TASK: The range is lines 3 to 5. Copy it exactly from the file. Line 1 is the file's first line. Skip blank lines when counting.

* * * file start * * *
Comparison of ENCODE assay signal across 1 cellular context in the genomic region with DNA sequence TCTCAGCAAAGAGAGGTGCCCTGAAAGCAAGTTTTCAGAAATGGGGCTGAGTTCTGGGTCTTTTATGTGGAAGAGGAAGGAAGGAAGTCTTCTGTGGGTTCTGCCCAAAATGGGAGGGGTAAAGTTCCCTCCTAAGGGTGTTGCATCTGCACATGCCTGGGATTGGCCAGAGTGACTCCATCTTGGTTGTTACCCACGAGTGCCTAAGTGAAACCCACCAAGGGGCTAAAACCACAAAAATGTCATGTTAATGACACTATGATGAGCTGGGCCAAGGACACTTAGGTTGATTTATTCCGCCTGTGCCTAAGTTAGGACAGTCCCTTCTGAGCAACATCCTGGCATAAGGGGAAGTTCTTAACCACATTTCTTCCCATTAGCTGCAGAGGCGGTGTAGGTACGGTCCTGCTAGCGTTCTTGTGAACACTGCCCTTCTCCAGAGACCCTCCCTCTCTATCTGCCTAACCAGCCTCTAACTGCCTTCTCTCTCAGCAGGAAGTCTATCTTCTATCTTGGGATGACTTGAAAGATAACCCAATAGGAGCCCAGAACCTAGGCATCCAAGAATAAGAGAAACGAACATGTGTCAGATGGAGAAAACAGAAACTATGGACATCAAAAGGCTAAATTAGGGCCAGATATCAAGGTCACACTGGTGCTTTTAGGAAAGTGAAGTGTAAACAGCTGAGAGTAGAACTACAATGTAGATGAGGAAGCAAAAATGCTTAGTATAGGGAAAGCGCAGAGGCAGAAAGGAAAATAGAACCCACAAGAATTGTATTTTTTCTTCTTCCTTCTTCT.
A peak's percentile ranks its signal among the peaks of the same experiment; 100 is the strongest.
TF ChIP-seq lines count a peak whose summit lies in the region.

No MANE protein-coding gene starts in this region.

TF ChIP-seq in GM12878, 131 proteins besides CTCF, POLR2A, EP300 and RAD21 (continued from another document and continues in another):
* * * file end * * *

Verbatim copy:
TF ChIP-seq lines count a peak whose summit lies in the region.

No MANE protein-coding gene starts in this region.

TF ChIP-seq in GM12878, 131 proteins besides CTCF, POLR2A, EP300 and RAD21 (continued from another document and continues in another):